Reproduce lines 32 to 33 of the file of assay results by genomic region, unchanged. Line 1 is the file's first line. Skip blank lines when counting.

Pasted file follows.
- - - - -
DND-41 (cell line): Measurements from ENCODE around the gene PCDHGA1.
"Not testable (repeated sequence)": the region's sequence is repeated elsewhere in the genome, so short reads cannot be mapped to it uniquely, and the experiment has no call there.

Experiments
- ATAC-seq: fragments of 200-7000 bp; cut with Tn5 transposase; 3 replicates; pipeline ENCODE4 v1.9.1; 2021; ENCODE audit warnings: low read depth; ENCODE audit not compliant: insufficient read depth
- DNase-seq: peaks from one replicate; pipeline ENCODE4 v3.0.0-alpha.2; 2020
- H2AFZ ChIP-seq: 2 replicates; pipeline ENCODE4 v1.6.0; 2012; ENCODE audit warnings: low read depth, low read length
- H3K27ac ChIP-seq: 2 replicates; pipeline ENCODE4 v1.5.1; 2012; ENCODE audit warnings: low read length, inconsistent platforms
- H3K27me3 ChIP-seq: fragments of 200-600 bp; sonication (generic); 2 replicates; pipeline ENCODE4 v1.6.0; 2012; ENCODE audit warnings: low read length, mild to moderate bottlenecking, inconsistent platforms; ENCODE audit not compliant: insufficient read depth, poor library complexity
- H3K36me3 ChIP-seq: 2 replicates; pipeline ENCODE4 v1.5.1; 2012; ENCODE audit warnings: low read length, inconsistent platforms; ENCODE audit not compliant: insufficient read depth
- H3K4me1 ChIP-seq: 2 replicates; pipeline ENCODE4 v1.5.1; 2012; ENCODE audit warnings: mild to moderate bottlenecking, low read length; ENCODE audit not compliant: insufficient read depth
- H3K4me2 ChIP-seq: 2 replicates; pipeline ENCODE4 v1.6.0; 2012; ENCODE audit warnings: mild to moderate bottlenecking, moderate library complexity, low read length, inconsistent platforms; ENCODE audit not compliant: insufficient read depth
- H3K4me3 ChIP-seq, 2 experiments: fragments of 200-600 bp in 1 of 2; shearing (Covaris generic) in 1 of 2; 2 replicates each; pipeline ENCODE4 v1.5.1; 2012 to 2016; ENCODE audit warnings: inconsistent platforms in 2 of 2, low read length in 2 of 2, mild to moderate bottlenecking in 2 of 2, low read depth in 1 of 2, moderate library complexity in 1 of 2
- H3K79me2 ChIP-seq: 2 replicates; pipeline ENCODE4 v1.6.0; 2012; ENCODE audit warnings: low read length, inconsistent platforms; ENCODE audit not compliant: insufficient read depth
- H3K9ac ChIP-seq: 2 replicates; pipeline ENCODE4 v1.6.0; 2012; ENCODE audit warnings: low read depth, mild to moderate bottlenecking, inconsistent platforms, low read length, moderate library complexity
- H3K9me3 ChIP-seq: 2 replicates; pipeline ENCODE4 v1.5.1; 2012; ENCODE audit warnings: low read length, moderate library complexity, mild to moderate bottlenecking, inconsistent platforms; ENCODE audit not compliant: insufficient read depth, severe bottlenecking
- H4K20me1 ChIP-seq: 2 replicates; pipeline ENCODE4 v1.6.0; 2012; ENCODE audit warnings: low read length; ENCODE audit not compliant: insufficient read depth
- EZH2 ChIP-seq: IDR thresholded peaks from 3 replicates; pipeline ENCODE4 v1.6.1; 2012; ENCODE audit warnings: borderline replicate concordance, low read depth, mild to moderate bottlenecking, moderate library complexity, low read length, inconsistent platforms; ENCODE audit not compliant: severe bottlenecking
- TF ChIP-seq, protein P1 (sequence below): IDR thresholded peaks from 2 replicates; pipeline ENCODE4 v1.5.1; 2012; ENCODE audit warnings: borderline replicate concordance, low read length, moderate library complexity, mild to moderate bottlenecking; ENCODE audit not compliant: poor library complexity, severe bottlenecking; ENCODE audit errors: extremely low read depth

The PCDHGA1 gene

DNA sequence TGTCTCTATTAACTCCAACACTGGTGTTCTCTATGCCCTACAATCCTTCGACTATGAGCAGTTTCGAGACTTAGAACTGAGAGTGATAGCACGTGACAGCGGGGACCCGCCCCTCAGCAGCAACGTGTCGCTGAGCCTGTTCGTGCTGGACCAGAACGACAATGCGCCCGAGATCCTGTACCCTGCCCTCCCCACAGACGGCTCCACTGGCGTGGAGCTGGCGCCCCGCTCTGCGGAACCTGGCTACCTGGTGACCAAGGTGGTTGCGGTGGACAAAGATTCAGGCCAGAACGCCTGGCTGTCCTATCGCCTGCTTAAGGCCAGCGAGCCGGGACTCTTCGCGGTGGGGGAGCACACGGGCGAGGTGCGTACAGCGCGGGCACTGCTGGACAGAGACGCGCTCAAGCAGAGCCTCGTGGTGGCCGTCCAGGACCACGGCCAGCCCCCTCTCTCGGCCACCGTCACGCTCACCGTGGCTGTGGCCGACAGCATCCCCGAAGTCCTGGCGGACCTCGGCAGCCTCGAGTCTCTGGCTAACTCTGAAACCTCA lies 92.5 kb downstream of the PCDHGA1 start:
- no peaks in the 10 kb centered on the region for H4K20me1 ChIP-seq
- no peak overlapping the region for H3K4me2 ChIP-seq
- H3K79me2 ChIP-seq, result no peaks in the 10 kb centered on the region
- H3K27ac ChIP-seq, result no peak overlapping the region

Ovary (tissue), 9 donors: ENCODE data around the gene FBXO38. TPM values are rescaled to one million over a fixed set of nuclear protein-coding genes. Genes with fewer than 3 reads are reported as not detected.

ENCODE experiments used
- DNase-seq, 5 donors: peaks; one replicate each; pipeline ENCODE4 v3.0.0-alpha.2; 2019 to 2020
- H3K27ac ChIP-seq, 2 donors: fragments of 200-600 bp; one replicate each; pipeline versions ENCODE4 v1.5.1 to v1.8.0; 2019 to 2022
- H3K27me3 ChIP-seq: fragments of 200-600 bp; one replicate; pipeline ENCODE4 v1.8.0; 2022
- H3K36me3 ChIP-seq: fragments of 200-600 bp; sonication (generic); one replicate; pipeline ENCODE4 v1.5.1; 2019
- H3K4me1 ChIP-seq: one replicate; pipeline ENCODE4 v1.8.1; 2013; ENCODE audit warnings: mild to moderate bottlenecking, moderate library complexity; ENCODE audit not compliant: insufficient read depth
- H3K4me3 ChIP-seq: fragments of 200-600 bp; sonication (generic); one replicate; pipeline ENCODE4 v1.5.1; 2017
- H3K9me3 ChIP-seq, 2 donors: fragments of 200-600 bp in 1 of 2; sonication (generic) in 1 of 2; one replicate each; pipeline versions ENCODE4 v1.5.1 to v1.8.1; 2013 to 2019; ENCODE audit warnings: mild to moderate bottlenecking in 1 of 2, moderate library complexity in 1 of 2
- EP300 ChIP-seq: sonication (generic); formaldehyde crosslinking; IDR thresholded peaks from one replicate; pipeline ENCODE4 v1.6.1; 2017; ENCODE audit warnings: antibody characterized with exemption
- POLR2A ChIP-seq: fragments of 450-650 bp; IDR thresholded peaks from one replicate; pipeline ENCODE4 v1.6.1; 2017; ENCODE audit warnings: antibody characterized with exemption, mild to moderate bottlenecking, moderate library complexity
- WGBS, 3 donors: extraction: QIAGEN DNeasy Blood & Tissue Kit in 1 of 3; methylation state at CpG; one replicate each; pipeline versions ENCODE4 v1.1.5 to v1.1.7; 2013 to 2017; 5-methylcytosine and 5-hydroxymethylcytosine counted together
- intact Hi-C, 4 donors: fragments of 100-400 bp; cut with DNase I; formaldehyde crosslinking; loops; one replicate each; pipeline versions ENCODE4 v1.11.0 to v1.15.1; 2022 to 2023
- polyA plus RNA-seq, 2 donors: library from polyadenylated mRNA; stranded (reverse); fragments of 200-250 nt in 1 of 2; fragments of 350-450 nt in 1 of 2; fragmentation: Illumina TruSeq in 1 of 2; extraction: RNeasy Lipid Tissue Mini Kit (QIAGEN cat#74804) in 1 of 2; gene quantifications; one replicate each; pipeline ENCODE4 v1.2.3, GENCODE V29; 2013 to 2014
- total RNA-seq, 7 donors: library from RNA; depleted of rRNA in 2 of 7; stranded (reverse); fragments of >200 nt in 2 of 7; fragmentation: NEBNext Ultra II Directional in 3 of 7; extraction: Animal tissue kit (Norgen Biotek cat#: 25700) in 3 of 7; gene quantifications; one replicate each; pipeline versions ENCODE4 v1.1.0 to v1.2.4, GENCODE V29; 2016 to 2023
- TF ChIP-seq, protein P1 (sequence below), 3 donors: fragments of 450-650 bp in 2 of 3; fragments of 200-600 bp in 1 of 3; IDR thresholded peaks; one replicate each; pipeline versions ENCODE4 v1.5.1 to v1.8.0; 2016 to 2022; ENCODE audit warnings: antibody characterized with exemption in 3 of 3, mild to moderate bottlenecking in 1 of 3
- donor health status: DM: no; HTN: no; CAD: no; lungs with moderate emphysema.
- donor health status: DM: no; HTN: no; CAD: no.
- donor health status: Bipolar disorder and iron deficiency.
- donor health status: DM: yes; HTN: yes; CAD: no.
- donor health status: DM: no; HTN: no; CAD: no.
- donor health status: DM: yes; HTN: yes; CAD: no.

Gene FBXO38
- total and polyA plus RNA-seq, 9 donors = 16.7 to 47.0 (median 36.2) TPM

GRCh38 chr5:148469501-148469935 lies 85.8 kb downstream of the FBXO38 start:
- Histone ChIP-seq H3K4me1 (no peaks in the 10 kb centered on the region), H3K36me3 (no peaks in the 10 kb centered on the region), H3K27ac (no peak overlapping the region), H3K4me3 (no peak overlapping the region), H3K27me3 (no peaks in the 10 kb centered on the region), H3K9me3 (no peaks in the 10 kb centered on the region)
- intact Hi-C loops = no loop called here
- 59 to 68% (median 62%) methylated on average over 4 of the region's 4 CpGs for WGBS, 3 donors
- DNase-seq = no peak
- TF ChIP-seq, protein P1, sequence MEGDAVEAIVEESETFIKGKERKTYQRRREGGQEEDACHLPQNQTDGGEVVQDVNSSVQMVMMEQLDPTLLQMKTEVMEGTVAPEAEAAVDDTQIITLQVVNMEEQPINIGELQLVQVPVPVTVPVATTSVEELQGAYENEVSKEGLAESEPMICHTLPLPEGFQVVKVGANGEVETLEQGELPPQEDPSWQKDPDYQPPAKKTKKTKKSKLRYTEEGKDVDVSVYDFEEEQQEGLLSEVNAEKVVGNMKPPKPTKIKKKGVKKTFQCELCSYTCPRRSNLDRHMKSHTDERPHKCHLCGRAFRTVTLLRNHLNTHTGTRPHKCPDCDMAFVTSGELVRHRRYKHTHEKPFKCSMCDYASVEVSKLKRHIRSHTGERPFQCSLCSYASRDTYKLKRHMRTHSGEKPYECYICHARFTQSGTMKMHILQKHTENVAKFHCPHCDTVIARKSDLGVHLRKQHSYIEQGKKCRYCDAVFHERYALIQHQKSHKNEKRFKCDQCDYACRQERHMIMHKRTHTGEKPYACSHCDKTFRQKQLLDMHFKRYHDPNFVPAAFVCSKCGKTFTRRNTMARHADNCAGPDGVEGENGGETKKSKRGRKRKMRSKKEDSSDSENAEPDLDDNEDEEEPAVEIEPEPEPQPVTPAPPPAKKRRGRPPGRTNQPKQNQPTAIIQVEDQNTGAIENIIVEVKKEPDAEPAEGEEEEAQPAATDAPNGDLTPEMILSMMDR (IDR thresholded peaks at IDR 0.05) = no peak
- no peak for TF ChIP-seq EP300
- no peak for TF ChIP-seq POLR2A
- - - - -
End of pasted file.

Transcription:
- H3K4me3 ChIP-seq: fragments of 200-600 bp; sonication (generic); one replicate; pipeline ENCODE4 v1.5.1; 2017
- H3K9me3 ChIP-seq, 2 donors: fragments of 200-600 bp in 1 of 2; sonication (generic) in 1 of 2; one replicate each; pipeline versions ENCODE4 v1.5.1 to v1.8.1; 2013 to 2019; ENCODE audit warnings: mild to moderate bottlenecking in 1 of 2, moderate library complexity in 1 of 2